How To

Tips and Tricks on Building Your Library Collection

Megan Mabee


Megan Mabee has been filling notebooks with her story ideas and favorite book quotes since she first began reading. She enjoys board gaming, rewatching Miyazaki movies, and building Legos with her preschooler. Megan holds a Master of Library and Information Studies degree from UNC Greensboro and a Public Librarian Certification. Megan has worked in a college bookstore and high school library, and she now loves talking books in the public library where she works and as a Bibliologist at TBR: Tailored Book Recommendations.


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No matter how many times I step through the doors of a library, I always marvel at the feeling of being surrounded by so many books. The bookshelves encircle me in their warm embrace. I relish the sheer delight of exploring the passageways between shelves, as the flashy covers of books on display lure me further into the labyrinth. Enveloped in endless possibilities, I debate with pleasure which book world I want to get lost in next. Now that I work in a library, I immerse myself in book reviews as much I do books. Selecting new books to order has become one of my favorite roles; I love the delicious challenge of helping build our library collection. Want to learn more about building your school, public, or home library collection? Check out these tips and tricks for how to build your library collection below!

Build Your Library Collection: How to Get Started

Too many books, too little time. One challenge in collection development is the sheer amount of books out there. It can feel overwhelming sometimes ciphering through all of the options. Libraries have budgets to follow and have to review new books with careful consideration before deciding to purchase. Another challenge can arise when librarians choose books based solely off personal preferences. I’d highly suggest reading this Rioter’s thought-provoking deep dive into issues such as these in public library collection development. Fortunately, there are tools librarians can use to help them make thoughtful and informed decisions when building library collections.

Circulation Data

An excellent place to start building your library collection involves analyzing your library circulation data. What are the most popular titles and authors circulating? How about genres? Circulation reports can help indicate the types of books your patrons like best. When I notice books with high circulations, I look for new releases by those authors. If I see a pattern in the genres circulating most often, I stock up on those genres when researching new books. Circulation data provides an invaluable window into what your patrons are most interested in reading at the moment.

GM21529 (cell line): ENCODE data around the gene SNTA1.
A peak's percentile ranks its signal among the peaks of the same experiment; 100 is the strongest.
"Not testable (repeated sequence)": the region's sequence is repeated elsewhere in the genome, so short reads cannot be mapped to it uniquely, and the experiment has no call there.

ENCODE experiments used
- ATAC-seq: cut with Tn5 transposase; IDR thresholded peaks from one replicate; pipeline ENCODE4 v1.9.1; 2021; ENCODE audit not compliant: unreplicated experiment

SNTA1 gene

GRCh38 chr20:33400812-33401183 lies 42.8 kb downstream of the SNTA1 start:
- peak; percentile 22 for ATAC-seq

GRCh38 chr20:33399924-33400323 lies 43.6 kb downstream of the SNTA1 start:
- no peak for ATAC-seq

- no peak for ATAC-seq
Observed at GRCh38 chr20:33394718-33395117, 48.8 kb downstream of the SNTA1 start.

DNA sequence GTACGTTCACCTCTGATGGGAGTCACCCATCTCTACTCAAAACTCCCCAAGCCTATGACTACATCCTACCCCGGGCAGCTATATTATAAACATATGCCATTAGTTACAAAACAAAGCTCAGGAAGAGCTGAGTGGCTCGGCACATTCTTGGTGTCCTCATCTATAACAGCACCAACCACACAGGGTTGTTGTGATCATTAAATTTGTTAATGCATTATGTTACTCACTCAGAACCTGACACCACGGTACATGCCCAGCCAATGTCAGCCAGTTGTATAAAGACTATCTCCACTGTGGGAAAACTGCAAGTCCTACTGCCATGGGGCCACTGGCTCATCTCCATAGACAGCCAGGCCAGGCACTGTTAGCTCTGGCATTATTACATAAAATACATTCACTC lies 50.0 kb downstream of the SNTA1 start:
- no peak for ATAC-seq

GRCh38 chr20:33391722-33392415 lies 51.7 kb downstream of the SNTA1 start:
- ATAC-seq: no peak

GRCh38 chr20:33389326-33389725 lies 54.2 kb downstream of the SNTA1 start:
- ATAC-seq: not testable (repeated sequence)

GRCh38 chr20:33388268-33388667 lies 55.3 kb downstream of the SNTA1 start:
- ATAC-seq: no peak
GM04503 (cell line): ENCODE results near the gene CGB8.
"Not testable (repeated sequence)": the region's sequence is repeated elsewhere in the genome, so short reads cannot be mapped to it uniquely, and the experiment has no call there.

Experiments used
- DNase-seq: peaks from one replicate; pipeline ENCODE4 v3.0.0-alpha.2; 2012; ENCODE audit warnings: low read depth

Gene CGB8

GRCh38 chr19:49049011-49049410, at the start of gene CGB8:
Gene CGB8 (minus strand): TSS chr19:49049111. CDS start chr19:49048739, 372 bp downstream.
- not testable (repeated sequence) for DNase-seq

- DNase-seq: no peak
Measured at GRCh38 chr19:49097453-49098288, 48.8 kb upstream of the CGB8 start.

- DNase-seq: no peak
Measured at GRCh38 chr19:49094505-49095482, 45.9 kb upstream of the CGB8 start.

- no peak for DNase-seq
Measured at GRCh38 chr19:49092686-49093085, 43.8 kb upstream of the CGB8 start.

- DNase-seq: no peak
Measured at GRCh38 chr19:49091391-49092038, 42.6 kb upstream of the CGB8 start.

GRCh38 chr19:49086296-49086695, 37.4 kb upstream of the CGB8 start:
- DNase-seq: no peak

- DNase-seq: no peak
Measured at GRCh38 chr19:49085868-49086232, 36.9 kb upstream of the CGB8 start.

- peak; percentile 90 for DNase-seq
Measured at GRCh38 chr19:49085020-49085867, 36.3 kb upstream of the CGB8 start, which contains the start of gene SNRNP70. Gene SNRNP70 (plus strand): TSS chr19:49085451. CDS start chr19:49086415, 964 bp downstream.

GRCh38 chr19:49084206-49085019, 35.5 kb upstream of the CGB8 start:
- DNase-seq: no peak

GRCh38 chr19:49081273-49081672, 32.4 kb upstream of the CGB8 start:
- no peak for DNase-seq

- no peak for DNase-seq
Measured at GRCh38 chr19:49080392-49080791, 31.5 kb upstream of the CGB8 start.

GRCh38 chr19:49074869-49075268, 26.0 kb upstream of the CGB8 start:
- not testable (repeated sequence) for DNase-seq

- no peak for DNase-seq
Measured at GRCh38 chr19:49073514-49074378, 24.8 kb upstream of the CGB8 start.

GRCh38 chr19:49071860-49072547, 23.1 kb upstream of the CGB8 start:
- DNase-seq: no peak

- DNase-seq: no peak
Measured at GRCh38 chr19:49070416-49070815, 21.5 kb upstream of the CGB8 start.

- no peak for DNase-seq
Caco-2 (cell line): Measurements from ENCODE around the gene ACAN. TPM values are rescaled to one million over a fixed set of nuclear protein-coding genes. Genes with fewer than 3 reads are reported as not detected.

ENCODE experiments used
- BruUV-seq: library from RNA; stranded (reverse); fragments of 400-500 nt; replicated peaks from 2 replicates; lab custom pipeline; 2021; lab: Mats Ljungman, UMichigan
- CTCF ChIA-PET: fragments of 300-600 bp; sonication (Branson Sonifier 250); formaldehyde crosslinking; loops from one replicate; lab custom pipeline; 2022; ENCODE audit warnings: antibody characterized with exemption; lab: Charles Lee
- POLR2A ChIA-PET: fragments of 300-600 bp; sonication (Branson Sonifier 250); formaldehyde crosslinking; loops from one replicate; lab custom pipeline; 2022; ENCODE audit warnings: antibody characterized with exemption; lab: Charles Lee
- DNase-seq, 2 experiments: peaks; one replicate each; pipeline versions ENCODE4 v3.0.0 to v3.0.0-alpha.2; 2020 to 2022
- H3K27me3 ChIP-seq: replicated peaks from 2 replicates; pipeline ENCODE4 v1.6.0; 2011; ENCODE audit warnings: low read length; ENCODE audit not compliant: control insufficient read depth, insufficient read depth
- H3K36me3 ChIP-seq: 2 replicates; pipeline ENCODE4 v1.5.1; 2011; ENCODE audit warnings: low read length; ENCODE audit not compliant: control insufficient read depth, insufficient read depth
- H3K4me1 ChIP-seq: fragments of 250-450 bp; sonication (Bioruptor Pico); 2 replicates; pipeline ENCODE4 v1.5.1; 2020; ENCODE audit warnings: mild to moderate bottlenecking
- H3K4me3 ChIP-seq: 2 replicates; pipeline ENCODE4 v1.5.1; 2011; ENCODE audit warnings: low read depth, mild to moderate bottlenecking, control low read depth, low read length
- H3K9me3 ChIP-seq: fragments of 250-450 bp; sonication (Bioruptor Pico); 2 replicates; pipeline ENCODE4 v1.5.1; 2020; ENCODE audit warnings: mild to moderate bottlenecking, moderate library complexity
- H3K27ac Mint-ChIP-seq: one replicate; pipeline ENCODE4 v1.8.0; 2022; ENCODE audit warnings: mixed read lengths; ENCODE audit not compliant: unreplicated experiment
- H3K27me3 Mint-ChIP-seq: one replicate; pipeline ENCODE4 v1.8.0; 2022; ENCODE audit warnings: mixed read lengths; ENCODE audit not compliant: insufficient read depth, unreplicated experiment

Collection Diversity Audit

A crucial piece of collection management is building a diverse and inclusive collection. Running a collection diversity audit can help with this. Assisting with the collection diversity audit at the library I work at has become another one of my favorite projects. In her School Library Journal article, Karen Jensen explains the role of the audit, stating: “In doing a diversity audit of my collection, my goal was to learn what percentage reflected something other than the experiences of straight, white, and non-disabled males, and to fill the gaps.”

A collection diversity audit involves analyzing your library collection to discover the representation present. Some examples of categories to look for include race, gender identity, sexual orientation, religion, disability, socioeconomic status, age, mental and physical health, body acceptance, and location. Another important factor to take note of are the number of #OwnVoices stories, a hashtag coined by Corinne Duyvis. An #OwnVoices book features a protagonist from a marginalized community whose author shares that identity.

By running a collection diversity audit, you can better understand how representative your collection is. You can then use this data to make informed purchase decisions that help the collection grow to include more marginalized identities, especially in areas the collection is lacking.